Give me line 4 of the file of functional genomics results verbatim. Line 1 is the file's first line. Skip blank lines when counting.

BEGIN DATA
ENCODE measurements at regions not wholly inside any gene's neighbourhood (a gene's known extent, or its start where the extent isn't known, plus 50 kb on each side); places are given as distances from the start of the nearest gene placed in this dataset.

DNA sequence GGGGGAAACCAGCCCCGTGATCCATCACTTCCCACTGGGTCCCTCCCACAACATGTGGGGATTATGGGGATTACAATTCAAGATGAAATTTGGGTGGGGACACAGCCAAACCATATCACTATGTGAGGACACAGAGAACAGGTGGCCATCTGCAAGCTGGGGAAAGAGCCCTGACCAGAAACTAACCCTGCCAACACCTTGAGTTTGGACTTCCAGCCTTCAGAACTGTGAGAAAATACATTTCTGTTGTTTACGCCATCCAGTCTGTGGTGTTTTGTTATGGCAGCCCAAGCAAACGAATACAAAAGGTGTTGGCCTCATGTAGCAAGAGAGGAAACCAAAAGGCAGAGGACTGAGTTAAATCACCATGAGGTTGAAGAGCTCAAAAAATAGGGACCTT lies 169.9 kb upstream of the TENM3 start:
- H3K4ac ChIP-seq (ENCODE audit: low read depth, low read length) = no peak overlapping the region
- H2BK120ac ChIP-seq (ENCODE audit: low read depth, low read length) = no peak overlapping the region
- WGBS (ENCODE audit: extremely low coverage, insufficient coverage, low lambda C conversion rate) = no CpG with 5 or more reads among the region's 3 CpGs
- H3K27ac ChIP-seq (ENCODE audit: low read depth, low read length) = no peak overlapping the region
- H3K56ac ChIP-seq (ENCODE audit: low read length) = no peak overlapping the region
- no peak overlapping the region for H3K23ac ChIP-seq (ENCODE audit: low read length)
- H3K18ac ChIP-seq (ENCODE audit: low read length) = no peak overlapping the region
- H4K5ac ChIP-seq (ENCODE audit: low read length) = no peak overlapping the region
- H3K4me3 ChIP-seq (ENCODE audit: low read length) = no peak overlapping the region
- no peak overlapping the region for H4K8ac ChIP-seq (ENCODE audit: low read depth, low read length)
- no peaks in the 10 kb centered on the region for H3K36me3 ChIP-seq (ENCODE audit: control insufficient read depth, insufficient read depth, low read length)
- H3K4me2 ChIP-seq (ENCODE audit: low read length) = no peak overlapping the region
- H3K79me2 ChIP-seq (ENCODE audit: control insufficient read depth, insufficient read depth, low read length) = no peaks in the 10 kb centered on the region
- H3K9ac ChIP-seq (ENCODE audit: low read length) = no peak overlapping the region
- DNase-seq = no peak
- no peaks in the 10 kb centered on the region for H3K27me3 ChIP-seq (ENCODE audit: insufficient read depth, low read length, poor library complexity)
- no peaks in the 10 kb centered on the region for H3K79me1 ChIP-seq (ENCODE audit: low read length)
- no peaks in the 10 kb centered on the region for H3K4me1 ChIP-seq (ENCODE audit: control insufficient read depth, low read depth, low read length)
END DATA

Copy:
- H2BK120ac ChIP-seq (ENCODE audit: low read depth, low read length) = no peak overlapping the region